The View From The Sniper's Car

Convicted sniper John Allen Muhammad, standing, acting as his own attorney, cross examines fellow convicted sniper Lee Boyd Malvo, left, as prosecutor Katherine Winfree, center, listens during a hearing, Tuesday May, 23, 2006, at the Montgomery County Courthouse in Rockville, Md. Muhammad is on trial for the Beltway sniper shootings that claimed 10 lives in the national capital region in 2002.
AP Photo/Dana Verkouteren
Attorney Andrew Cohen analyzes legal issues for CBS News and

They were thick as thieves in 2002 and between the two of them, they brought an entire region of the country to a crawl. Even if you didn't live in or near Washington's Beltway that fall, even if you didn't have to travel along its highways or stop for gas along its roads, you could sympathize with the thousands upon thousands of poor people who did.

For a month, John Allen Muhammad and Lee Boyd Malvo, one a certified loser and the other his terribly misguided ward, mocked life and all of its treasures with their random sniper attacks.

On Tuesday, we finally got an inside glimpse into that evil world and what we saw and heard in a Montgomery County courtroom ought to remind us all of the harm that even just a pair of bad men can do.

After cutting a deal with Maryland prosecutors, and already serving a life sentence in Virginia, Malvo turned with pointed wrath upon his former mentor, a man he told jurors he had once "loved." In heart-tearing detail, Malvo described his relationship with Muhammad and the precise method by which the pair murdered.

Malvo's in-court, under-oath confession won't in any practical or meaningful way affect either his life or Muhammad's. Muhammad will be executed in Virginia at some point after being convicted on capital charges there a few years ago and Malvo will spend the rest of his young life — he's only 21— wasting away in jail.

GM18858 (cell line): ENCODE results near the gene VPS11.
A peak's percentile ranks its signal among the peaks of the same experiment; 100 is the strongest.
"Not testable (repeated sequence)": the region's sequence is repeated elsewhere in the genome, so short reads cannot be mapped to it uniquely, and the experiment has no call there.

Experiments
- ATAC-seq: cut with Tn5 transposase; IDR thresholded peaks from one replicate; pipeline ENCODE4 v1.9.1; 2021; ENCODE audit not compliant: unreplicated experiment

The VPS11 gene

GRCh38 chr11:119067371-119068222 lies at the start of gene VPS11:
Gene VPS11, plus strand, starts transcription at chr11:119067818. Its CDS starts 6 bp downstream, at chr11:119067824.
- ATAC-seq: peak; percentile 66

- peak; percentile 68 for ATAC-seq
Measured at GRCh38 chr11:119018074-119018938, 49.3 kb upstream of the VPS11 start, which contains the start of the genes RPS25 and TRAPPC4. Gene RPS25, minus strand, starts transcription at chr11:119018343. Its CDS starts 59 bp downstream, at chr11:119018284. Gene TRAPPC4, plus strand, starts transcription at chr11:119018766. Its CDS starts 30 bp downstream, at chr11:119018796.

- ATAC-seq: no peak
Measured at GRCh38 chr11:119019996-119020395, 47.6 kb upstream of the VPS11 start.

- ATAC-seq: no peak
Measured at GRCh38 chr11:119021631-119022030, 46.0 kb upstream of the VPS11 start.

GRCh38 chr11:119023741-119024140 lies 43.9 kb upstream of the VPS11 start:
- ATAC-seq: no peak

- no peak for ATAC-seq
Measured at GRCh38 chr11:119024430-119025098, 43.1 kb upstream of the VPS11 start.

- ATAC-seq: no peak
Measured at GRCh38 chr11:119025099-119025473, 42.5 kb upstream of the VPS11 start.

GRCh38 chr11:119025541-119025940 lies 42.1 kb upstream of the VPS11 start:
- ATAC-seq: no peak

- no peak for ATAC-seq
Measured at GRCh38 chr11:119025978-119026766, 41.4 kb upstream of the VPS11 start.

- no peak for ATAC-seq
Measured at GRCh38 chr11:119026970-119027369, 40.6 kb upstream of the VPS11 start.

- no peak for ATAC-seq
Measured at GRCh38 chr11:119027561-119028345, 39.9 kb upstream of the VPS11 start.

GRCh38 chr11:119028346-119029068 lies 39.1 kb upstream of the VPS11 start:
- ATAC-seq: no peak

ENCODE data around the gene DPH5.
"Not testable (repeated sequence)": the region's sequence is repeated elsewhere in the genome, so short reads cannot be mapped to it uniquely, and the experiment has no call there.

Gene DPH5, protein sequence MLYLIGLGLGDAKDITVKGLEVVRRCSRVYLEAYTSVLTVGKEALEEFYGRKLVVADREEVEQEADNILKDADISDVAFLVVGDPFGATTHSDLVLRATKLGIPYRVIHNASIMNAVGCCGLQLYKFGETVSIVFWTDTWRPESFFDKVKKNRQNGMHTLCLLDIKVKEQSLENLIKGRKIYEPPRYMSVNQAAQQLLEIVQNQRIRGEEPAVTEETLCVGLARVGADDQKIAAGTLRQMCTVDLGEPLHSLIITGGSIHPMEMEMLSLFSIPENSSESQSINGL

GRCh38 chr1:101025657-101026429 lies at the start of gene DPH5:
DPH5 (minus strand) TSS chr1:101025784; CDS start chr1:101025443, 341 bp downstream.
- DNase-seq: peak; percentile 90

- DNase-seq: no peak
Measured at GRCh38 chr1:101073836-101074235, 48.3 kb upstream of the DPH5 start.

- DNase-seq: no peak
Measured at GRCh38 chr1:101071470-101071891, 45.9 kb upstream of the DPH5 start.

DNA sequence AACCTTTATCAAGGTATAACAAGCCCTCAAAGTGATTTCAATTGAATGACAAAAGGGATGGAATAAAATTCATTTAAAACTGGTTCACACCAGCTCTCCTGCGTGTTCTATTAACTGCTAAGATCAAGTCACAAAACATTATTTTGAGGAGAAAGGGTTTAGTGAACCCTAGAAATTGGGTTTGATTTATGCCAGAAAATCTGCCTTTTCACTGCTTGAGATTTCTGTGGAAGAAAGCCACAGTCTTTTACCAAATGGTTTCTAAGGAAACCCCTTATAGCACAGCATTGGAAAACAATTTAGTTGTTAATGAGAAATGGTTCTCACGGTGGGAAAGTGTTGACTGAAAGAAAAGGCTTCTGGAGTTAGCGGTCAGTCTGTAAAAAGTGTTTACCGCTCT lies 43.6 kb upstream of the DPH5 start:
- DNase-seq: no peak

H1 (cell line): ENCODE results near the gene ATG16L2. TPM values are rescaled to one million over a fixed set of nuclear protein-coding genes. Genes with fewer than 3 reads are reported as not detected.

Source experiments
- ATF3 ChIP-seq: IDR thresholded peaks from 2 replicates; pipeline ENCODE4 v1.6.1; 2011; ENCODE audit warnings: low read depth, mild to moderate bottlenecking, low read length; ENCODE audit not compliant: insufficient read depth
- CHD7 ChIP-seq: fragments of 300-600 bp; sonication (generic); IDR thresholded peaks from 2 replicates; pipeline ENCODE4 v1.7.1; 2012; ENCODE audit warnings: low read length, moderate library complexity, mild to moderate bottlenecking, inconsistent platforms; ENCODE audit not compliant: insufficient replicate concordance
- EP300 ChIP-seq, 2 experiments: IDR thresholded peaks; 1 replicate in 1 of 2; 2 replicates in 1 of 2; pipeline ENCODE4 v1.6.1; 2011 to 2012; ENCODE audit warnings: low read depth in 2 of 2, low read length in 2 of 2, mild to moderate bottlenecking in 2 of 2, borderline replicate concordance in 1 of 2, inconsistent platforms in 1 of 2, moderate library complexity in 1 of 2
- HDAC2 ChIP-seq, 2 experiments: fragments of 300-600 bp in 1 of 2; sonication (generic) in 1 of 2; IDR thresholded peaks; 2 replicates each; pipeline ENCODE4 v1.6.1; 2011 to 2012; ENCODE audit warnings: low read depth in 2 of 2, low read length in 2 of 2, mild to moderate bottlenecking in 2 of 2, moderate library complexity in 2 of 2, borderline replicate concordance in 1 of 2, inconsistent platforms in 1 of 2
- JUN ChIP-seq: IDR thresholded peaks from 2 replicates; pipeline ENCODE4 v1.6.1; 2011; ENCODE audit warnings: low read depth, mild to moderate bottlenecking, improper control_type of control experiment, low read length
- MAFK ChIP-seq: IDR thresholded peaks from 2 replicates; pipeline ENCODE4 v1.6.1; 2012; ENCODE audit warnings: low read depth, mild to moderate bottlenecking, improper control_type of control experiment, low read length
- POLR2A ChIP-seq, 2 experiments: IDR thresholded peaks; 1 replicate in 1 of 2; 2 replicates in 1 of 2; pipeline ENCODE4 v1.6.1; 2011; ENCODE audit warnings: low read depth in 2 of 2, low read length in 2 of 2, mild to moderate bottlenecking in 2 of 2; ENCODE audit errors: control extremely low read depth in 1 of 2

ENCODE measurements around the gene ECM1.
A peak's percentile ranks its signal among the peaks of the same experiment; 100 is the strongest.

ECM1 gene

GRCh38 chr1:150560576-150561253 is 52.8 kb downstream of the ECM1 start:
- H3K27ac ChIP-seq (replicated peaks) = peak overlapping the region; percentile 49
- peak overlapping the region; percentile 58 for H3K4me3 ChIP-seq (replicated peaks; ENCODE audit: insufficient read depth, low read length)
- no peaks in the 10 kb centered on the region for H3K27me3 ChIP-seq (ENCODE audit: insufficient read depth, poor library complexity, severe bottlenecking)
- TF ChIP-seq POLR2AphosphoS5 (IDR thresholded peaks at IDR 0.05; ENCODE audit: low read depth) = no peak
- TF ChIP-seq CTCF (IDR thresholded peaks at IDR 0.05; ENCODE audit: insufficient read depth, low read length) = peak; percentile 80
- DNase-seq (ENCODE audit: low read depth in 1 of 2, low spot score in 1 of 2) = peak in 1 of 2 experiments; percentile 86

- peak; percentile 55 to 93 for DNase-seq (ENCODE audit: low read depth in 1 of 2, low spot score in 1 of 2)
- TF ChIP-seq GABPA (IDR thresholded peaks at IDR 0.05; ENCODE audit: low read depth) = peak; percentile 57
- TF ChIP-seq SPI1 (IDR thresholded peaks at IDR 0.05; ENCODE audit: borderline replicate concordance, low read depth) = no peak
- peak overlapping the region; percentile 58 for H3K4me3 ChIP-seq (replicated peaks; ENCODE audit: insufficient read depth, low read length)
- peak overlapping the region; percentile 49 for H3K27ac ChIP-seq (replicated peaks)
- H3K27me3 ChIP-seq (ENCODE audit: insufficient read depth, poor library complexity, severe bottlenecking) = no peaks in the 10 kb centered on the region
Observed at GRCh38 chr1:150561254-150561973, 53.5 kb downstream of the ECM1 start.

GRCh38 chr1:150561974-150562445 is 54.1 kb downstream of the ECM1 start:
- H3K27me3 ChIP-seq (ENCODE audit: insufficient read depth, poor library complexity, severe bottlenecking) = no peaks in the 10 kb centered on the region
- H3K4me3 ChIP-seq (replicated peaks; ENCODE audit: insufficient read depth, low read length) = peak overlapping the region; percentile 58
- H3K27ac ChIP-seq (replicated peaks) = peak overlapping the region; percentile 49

The Maryland prosecution of Muhammad — a backup, say state prosecutors, in case the Virginia conviction somehow falls apart on appeal — is important only for what it offers in the way of answers to the family members of victims and to the survivors of the attacks.

And it is relevant only for what it offers history as a way of describing, if not entirely explaining, what happened in Maryland and Virginia and the District of Columbia during those frenetic weeks.

And what a horrible history it is. Malvo told jurors that Muhammad planned for the pair to undertake a month-long siege of the Washington area in which they would randomly shoot six people per day for 30 days. Then, Malvo said, the pair planned to blow up school buses and murder police officers and then set off a bomb at the funerals.

Why? Malvo was asked in court. "For the sheer terror of it," he quoted Muhammad as saying, and even if this exact piece of Malvo's story is a little bit puffed up for the jurors it surely isn't far from what Muhammad likely would have said.

Malvo came from a broken home, he testified, and easily came under Muhammad's spell: a son looking for a father in all the wrong places.

When Muhammad told Malvo of a kooky plan to start a commune in Canada after kidnapping his three children, Malvo testified that he believed him "because he is a man of his word. If he tells you he is going to do something it is done. If it he says it, it is legit." This from a man, Malvo also told jurors, who taught him that white people are "the devil."

Later, the ersatz father and son would fight over the fact that they weren't meeting their self-imposed quota of death. "I'm not going to deal with it," Malvo quoted Muhammad as saying during this fight, just before he forced an immature-acting Malvo out of their Chevrolet Caprice and left him for a brief time somewhere in the middle of the killing zone.

Much later, after Malvo had shot a man in Ashland, Virginia, Muhammad allegedly boasted: "I've created a monster." What a perversion of the role an older man ought to have in the life of a younger man.